from BNO1 as there is another review of Bless 'em All, this time from Johnathan Keates in the Times Literary Supplement (TLS to you):
'Allen Saddler’s Bless ’Em All is subtitled A Blitz novel. Its emphasis is on the eternally absorbing paradox, in Second World War London, of ordinary lives pursuing their respective courses against a background of communal loss and annihilation. Booksellers Bernard and Maurice Green; their invoice clerk Rosa Tcherny, “a bit of all right”; perky Jimmy
the office boy, with his taste for pork-dripping and the Gem magazine; Bunty, on the game up West; and Gloria, the resting actress whose dramatic quietus owes nothing to the Luftwaffe: none of them is conspicuous for courage or glamour. What matters to them all is being “free to act natural”, as Jimmy puts it, even if, like the hotel porter Bert Penrose, they should end up minus a spouse and a leg.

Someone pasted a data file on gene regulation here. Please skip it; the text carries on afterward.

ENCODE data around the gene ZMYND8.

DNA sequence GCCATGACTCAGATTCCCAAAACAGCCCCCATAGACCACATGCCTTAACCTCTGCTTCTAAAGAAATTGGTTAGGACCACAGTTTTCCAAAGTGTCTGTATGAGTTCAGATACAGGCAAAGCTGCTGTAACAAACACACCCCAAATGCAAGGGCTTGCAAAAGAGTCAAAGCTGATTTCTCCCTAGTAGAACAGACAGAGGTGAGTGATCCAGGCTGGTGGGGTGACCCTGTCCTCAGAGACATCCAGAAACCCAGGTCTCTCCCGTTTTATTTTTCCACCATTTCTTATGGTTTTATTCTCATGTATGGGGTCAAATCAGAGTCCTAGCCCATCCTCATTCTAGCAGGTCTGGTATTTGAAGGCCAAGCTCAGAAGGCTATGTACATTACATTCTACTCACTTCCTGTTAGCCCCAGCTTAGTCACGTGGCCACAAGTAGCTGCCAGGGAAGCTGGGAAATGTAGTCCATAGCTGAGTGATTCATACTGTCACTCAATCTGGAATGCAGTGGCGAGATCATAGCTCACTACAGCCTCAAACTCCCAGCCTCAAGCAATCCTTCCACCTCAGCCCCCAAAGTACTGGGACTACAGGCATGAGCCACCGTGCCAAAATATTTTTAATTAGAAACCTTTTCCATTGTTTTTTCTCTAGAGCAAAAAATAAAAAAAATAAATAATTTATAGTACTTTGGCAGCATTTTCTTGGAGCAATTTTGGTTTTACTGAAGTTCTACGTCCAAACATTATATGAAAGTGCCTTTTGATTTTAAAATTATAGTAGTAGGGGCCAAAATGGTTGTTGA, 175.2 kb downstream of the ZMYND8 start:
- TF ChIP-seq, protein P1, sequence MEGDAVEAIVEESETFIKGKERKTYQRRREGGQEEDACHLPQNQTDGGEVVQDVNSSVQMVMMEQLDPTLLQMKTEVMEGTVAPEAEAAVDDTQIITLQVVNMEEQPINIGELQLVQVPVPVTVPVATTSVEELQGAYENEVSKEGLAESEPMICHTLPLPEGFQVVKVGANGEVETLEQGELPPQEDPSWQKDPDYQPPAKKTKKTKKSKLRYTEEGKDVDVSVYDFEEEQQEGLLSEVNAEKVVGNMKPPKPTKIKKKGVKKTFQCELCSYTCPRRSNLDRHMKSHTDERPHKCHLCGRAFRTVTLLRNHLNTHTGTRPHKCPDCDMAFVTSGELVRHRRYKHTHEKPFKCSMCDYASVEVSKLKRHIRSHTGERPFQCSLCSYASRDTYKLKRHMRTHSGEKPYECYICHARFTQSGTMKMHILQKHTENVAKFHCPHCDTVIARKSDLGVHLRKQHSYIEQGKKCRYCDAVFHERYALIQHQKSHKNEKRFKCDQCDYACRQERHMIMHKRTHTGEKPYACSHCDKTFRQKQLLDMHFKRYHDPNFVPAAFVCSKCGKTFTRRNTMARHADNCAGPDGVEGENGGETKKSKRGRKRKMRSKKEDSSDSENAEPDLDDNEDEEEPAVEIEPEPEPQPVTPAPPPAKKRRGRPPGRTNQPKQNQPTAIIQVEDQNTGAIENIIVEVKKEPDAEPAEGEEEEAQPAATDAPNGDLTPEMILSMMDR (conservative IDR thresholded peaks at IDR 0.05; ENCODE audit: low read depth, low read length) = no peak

Allen Saddler carefully avoids any hint of “London can take it” Cockney-sparrer sentimentality. The baldness of his characters’ conversational exchanges is as convincing as the unemotional narrative, pared down to the sinew of an existence suddenly robbed of anything like certainty or expectation: “Edie kept coming, day after day, but she didn’t bring any joy”. Even while it saves them, the mood of resignation which forms an essential ingredient of such lives has its own dangerous powers of